What to Do With Extra Egg Whites and Yolks

If you’ve ever made meringues, custard, or super-airy sour foods, you’ve run into the problem of excess eggs. Whether it’s the white or the yolk, throwing away the unused portion of the egg is bad and wasteful, and I’m not interested in experiencing any of these feelings.

Lonely whites are, unfortunately, pretty boring – at least that’s how they seem at first. Egg white doesn’t have to be a star, but it makes a great singer. They provide texture to airy meringues, pavlovas, frothy cocktails and puffy omelette . Until you try the egg white omelet – the pervert omelet – egg whites can be a lot of fun for you, you just need to store them properly until you’re ready for them. If you’re going to use them after four days or so, they’re fine in the refrigerator, but you can keep them in the freezer indefinitely. Freeze them in an ice cube tray, then transfer to an airtight container. When you’re ready to use them, thaw them in the refrigerator overnight.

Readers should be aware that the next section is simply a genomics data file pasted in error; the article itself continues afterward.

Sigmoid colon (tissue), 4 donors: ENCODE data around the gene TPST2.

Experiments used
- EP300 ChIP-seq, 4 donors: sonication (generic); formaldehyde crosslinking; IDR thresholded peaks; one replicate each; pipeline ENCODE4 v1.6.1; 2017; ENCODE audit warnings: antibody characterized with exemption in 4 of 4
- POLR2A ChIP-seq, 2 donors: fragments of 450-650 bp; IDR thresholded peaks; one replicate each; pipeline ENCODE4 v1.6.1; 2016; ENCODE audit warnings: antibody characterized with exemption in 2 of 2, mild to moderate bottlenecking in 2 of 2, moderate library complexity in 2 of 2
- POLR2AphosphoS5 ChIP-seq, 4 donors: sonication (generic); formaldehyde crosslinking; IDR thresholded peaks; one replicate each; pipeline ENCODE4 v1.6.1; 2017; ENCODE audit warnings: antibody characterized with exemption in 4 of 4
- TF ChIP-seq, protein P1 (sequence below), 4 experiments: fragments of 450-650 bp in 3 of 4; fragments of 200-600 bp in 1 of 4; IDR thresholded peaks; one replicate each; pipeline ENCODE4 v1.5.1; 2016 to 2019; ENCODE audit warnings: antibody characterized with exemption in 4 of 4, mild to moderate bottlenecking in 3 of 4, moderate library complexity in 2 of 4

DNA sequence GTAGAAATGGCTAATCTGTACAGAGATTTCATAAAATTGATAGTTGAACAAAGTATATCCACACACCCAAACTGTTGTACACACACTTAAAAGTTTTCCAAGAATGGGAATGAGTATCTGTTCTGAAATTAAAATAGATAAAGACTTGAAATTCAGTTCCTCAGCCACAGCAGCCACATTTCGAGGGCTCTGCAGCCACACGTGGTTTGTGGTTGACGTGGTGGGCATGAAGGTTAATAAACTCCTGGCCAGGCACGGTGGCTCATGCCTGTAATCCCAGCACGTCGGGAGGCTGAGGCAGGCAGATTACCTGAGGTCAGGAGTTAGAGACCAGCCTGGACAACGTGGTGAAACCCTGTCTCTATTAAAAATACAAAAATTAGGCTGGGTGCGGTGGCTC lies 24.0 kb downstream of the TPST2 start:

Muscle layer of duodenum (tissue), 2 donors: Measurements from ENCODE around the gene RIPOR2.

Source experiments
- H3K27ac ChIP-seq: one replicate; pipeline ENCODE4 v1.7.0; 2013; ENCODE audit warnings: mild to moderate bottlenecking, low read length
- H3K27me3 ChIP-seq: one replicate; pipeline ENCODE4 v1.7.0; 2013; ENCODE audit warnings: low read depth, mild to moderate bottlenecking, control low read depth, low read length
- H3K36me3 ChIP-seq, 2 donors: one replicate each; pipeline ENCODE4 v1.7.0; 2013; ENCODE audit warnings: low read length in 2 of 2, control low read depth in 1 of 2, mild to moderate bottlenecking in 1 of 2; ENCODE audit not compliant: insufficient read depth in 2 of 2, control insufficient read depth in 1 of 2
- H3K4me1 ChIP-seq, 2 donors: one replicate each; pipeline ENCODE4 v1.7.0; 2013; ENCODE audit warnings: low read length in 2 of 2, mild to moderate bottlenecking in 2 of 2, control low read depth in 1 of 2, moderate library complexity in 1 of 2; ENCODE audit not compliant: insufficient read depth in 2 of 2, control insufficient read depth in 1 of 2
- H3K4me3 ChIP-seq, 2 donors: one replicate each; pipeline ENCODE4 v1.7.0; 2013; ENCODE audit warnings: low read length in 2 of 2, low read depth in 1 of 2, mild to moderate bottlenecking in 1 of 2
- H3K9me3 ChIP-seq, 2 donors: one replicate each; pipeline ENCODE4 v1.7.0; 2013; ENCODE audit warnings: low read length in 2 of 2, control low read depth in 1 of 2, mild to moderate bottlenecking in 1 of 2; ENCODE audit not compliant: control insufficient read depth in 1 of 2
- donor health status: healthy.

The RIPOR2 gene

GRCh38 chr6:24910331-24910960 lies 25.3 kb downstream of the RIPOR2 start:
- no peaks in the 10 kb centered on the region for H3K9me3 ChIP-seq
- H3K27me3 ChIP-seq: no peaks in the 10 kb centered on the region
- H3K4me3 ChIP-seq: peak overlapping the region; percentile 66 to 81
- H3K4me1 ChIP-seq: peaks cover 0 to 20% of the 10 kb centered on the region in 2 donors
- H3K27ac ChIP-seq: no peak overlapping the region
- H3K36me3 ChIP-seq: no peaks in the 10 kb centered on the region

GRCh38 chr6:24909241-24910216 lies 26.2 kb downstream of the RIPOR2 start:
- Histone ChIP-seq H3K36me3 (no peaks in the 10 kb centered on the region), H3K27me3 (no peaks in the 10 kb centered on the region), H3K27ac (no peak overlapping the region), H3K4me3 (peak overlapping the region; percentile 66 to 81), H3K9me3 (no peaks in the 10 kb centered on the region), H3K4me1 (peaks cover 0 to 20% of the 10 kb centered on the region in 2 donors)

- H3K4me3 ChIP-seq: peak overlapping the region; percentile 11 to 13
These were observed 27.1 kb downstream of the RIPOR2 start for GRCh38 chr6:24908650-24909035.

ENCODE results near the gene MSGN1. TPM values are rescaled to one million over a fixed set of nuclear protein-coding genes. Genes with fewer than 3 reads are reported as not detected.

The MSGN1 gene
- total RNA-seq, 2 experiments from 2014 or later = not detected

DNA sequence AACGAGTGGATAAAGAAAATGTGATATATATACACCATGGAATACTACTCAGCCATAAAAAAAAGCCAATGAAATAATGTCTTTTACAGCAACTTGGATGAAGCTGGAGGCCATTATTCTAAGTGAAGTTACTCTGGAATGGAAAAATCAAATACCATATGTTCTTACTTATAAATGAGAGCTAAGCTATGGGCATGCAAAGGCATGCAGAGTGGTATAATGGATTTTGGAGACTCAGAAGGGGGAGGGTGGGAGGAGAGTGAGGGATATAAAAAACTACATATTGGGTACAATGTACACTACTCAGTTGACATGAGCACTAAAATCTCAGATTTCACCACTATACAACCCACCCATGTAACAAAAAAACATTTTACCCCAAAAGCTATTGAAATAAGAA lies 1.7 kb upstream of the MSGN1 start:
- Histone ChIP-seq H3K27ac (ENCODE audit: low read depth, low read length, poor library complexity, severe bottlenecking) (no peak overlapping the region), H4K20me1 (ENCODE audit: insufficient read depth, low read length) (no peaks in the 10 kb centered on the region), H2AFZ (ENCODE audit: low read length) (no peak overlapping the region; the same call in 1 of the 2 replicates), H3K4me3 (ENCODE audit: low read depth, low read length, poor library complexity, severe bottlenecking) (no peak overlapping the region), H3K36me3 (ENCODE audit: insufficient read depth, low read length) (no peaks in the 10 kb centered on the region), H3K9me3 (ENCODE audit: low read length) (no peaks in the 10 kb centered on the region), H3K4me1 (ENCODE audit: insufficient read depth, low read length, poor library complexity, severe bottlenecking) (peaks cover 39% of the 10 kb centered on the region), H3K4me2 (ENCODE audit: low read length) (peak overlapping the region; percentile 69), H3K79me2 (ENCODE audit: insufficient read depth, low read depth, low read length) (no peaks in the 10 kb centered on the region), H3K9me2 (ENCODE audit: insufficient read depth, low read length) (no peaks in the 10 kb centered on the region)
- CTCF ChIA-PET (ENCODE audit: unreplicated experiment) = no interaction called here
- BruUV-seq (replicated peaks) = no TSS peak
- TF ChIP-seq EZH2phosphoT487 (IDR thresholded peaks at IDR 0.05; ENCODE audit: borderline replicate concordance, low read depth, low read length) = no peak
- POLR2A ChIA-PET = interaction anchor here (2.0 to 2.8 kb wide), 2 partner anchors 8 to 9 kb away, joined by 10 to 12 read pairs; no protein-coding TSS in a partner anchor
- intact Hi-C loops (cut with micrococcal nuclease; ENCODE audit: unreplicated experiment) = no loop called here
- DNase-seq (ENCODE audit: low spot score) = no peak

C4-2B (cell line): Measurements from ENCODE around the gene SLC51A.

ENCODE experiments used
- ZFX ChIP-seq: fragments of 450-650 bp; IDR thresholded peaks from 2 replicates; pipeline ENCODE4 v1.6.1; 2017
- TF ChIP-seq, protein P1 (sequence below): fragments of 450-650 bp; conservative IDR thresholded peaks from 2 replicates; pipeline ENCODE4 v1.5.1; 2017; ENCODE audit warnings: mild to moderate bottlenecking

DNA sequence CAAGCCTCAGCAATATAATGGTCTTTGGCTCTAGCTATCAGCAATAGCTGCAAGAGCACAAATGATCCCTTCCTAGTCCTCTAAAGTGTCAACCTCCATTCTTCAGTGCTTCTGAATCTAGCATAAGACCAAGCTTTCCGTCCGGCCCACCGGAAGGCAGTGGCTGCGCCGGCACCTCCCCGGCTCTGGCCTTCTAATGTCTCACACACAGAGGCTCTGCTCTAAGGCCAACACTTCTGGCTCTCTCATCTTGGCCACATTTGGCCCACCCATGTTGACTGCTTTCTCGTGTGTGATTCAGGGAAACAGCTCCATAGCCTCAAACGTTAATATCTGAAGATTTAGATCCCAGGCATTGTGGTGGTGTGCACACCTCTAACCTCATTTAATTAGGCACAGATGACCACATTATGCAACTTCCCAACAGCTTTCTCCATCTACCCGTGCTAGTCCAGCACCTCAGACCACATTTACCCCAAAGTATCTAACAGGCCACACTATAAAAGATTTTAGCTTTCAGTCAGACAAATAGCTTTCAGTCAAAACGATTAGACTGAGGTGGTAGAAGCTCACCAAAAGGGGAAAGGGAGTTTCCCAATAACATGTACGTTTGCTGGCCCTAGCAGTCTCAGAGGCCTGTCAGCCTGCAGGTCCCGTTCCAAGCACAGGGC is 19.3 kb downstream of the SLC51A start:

You can freeze yolks in the same way (break them first), but why would you do that when you can turn them into delicious umami washers? Just take some sugar and salt (in equal amounts), gently dip the whole yolks into the mixture, and refrigerate for five days. After the solidification time has elapsed, rinse them with cold water and dry them in a 200 ℉ oven for about half an hour. Grate them as if you were making cheese on top of salads, pasta, pizza, or anything else that can add saltiness and zest.

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